It is difficult to talk about the economic history of Latin America as a whole. Latin America is a large world region, a mixture of countries of different sizes, geography, climate, population, socio-economic structures and factor endowments. However, the existence of common features in Latin American history is clear: the Iberian colonial experience, specialization in natural resource-based products and primary export patterns are examples of these common traits that make it possible to distinguish Latin American countries from other regions and to consider them as a unit of analysis.
Latin America is not part of what is regarded as the ‘developed world’. None of the countries has attained uniformly high enough living standards. Even more, some of them are still very poor and have large segments of their populations on the sidelines of modern economic and social development processes. Even so, Latin America as a region has made large strides in bringing about very notable economic, social and political changes over the last decades. These transformations have placed the region on a development path that has enabled it to attain middle-income status on a global scale.
Despite these changes in most Latin American countries, there are aspects that remain unchanged. The bulk of the Latin American countries have not been able to leave their natural resource-based production patterns completely behind them. Their pattern of trade specialization has held them back from gaining access to more technologically dynamic segments of the global market or segments in which the growth of demand is more robust. This, coupled with the region's markedly cyclical access to capital markets, has undercut its development efforts.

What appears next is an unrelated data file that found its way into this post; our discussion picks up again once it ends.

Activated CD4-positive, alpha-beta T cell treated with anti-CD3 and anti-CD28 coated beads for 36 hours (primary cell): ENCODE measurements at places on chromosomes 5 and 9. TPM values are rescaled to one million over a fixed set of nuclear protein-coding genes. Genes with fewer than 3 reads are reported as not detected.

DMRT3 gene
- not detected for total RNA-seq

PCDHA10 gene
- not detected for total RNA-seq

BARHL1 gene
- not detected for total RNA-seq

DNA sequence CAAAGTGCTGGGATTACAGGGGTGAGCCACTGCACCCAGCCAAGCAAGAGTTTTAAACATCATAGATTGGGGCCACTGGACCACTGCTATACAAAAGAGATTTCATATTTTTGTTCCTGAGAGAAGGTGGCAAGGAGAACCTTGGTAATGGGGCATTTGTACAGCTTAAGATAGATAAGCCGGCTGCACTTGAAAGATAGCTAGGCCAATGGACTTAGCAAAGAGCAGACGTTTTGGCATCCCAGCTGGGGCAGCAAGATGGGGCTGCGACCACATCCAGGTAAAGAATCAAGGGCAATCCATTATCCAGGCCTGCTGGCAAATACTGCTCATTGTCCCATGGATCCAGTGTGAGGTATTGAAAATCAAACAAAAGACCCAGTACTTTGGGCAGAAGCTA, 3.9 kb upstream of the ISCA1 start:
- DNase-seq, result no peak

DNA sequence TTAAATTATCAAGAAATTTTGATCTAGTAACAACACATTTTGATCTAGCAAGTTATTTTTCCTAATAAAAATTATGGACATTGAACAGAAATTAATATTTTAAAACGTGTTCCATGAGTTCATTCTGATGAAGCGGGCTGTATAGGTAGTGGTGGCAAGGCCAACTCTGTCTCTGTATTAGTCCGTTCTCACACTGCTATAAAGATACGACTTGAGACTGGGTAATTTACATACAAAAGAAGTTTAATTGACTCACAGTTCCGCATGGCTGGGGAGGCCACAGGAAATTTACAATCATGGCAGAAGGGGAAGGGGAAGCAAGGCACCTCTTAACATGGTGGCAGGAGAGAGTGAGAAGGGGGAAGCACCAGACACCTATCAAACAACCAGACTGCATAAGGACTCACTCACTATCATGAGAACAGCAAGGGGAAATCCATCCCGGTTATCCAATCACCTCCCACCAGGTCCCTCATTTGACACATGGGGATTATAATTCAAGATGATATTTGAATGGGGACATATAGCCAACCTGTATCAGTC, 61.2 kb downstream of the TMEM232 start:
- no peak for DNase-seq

Conversely, other countries and regions have been able to leverage their natural resource endowments in ways that have enabled them to bring about sweeping economic changes. With differing degrees of success at different stages in their development processes, the United States, Canada, Australia, New Zealand (a group of countries that we will call, using Maddison's terminology, the ‘Western offshoots’) and the European Nordic countries provide examples of countries that have taken advantage of their natural resource endowments to place themselves upon development paths that have been more successful than those followed by Latin American countries.